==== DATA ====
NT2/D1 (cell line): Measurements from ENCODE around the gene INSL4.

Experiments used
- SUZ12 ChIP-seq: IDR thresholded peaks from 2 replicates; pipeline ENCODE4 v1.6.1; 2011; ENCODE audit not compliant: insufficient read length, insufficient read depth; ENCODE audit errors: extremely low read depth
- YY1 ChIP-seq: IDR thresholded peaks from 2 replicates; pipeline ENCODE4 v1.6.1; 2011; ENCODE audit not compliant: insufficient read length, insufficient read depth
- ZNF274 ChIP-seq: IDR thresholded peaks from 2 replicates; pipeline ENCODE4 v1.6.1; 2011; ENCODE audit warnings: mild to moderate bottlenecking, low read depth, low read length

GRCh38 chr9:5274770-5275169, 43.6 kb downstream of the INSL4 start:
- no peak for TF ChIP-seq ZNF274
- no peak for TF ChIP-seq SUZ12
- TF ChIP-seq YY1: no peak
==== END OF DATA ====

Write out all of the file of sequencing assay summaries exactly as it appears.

NT2/D1 (cell line): Measurements from ENCODE around the gene INSL4.

Experiments used
- SUZ12 ChIP-seq: IDR thresholded peaks from 2 replicates; pipeline ENCODE4 v1.6.1; 2011; ENCODE audit not compliant: insufficient read length, insufficient read depth; ENCODE audit errors: extremely low read depth
- YY1 ChIP-seq: IDR thresholded peaks from 2 replicates; pipeline ENCODE4 v1.6.1; 2011; ENCODE audit not compliant: insufficient read length, insufficient read depth
- ZNF274 ChIP-seq: IDR thresholded peaks from 2 replicates; pipeline ENCODE4 v1.6.1; 2011; ENCODE audit warnings: mild to moderate bottlenecking, low read depth, low read length

GRCh38 chr9:5274770-5275169, 43.6 kb downstream of the INSL4 start:
- no peak for TF ChIP-seq ZNF274
- no peak for TF ChIP-seq SUZ12
- TF ChIP-seq YY1: no peak